She added, “The unhoused population that would need a low-barrier shelter due to addiction issues is a difficult population to serve. It is a substantial liability to take on 40 high-risk individuals into an untrained shelter setting.”

Betty St. Hilaire, one of the founders of the group looking to start the new shelter, said that before the shelter opens, staff would be trained in mental health first aid, conflict de-escalation, and 40 hours of other core training followed up by onsite training. A letter from Elizabeth Foley, co-director of MCD Global Health, submitted as part of the application process, states the nonprofit organization is committed to provide training and technical assistance to the community health workers and others who’d work at the facility.

St. Hilaire said shelter guests would need to leave the shelter during the day but will be able to stay at the community center if they are accessing services there.


“The reason we want to do this is there’s a need,” she said. “We are willing to step up for our community and try to make a difference and try to do something better for these folks, who really just need a hand.”

Low-barrier shelters generally accept people who are actively using drugs or alcohol, have untreated mental illnesses, have criminal records or are sex offenders, who might not be allowed into family homeless shelters, such as the one operated by Bread of Life.

Nathan Howell, president and CEO of MaineGeneral Health, wrote a letter in support of establishing a low-barrier shelter in the city.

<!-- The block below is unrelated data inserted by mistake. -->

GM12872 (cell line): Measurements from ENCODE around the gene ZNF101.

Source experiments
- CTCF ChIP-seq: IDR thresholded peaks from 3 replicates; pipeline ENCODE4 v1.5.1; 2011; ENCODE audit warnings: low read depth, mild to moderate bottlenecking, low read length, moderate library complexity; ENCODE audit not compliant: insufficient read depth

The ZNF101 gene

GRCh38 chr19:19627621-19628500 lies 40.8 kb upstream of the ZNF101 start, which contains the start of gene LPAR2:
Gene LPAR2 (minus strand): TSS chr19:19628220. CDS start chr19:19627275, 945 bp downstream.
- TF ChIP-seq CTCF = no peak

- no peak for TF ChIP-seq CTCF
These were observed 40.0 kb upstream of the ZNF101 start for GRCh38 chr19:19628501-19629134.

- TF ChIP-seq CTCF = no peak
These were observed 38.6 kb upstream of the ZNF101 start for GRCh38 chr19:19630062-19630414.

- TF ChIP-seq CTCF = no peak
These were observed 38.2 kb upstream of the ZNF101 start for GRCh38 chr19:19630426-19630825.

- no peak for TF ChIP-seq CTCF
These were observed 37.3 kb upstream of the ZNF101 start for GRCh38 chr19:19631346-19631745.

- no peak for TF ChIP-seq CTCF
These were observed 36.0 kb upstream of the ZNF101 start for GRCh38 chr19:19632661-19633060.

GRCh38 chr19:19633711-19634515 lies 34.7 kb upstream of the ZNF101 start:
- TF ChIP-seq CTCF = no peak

“MaineGeneral has a lot of experience treating our city’s unhoused, usually in our Emergency Department,” he wrote of the hospital. “We see firsthand the devastating impact of homelessness. A low-barrier shelter is a bridge to safety and access to wrap-around social services to help address underlying causes of homelessness.”

So many people attended Tuesday’s meeting that some watched from an overflow room, elsewhere at Augusta City Center, because council chambers where the meeting took place was at standing-room-only capacity.

There likely wasn’t anyone among them from the population the shelter seeks to serve, St. Hilaire added, because in order for them to get a bed at the overnight warming center, they have to be in line at 5 p.m.

Once there, if they leave — to attend a meeting, or visit family, or for anything else — they’d lose their bed. The proposed new shelter, she said, would allow guests, once they have a bed, to keep that bed until they move elsewhere.